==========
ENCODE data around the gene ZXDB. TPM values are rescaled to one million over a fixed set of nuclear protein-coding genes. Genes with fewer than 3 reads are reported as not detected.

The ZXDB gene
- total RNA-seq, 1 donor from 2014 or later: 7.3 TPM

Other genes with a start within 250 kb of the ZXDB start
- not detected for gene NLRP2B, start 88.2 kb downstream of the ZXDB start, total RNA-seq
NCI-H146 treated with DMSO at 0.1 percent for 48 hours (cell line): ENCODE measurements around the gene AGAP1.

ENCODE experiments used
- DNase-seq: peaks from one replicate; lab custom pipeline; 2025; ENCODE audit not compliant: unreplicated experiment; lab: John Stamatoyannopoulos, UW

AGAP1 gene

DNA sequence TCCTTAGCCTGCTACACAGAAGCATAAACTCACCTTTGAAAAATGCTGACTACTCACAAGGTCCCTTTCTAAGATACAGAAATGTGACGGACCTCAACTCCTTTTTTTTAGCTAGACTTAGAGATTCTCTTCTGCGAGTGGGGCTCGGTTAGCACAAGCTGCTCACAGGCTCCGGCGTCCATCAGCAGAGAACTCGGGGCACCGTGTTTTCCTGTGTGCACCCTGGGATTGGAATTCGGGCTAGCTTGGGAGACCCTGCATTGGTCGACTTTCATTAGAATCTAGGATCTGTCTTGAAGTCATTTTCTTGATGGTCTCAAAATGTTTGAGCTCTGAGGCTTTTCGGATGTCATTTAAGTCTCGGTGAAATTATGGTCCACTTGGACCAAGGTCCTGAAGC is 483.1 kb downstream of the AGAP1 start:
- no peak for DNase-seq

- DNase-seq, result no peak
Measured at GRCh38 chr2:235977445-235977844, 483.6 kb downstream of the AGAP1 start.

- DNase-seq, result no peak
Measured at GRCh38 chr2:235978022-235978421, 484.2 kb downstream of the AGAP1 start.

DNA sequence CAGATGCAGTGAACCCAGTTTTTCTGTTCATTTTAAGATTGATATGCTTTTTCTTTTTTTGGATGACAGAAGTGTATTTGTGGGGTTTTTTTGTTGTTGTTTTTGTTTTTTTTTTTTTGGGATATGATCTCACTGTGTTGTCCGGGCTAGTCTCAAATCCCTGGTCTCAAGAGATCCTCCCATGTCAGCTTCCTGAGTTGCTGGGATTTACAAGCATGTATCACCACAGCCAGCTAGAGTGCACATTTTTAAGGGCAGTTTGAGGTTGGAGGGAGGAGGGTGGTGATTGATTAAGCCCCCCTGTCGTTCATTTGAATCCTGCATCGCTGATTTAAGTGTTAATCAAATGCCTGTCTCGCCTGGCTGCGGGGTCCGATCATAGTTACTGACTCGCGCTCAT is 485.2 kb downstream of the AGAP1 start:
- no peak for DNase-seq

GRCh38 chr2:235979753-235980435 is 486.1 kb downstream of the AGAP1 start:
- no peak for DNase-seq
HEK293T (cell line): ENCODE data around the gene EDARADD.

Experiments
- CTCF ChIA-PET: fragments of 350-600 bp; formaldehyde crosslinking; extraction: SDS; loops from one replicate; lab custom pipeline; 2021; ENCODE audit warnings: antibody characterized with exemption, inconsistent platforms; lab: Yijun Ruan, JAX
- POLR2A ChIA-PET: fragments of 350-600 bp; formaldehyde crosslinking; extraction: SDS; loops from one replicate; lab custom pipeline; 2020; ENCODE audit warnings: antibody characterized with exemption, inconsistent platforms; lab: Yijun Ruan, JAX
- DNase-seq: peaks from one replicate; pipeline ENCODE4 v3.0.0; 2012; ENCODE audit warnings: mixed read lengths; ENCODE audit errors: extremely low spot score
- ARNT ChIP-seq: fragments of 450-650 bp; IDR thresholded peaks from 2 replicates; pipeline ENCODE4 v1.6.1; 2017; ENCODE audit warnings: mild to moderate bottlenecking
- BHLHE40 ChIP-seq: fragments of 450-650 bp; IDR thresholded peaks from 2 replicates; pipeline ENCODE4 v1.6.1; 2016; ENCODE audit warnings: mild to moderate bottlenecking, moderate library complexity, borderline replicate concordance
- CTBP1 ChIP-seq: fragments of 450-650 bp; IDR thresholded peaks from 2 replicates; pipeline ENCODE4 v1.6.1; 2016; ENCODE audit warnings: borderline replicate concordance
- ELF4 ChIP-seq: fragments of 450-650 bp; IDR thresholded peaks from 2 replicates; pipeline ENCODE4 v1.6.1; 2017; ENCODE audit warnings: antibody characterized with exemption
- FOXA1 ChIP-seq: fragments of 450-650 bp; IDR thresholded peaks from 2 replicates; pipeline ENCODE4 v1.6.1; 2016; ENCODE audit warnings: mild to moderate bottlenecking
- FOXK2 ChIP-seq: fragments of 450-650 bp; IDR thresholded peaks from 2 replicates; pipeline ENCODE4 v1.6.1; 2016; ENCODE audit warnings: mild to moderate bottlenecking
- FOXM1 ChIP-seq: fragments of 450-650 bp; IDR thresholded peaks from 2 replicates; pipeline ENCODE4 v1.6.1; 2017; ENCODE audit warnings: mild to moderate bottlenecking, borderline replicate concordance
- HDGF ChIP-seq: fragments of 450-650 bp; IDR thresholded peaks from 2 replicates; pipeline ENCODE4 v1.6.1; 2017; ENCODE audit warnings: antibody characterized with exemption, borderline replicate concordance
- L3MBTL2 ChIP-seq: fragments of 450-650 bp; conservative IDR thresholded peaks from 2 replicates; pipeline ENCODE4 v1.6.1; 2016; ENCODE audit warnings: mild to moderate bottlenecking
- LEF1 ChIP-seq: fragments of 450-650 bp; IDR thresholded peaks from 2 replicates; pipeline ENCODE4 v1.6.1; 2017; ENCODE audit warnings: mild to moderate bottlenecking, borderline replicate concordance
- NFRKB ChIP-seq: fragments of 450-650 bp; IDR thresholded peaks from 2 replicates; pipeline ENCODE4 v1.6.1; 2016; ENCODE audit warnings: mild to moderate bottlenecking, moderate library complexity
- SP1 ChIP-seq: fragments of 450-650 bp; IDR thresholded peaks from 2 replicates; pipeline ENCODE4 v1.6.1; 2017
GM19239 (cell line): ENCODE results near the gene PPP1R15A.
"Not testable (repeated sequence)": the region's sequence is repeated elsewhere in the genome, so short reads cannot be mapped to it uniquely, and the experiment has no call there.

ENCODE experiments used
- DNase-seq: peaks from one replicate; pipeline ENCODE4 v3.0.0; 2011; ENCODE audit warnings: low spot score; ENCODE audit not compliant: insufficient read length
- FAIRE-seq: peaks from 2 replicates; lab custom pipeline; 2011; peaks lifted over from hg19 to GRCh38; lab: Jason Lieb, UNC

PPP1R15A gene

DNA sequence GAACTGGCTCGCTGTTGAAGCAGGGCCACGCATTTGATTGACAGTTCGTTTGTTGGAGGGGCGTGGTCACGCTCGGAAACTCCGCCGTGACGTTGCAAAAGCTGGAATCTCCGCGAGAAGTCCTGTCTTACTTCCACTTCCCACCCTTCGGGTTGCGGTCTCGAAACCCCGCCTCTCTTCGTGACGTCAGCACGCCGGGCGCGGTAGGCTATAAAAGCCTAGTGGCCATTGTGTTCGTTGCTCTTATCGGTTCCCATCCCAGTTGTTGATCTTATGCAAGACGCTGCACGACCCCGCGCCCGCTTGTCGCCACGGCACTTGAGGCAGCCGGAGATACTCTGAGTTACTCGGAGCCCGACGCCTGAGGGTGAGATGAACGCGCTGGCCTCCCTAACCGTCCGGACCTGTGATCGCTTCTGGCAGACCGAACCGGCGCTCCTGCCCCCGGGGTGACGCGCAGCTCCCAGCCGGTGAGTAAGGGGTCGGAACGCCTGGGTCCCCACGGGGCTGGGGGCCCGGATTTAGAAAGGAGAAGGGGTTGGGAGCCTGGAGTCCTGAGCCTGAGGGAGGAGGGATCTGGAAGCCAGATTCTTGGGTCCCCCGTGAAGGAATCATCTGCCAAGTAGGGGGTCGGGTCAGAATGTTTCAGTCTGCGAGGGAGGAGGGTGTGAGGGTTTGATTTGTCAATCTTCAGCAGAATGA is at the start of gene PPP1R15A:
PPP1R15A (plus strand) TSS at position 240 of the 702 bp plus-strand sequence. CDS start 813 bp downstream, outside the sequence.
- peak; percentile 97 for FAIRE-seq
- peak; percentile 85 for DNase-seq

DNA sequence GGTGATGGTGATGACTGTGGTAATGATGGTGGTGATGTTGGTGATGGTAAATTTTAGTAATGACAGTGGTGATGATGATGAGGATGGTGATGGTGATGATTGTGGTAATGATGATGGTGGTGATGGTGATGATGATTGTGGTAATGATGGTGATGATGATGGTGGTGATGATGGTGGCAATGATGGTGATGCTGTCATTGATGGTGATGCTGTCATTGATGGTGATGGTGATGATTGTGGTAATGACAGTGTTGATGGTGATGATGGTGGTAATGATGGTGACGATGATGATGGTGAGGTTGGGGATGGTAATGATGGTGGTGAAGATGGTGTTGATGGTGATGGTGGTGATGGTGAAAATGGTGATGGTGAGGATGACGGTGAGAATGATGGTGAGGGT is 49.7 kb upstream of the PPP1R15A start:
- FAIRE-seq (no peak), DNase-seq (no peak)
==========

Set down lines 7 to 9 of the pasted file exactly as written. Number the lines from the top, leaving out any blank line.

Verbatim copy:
ENCODE experiments used
- DNase-seq: peaks from one replicate; lab custom pipeline; 2025; ENCODE audit not compliant: unreplicated experiment; lab: John Stamatoyannopoulos, UW

AGAP1 gene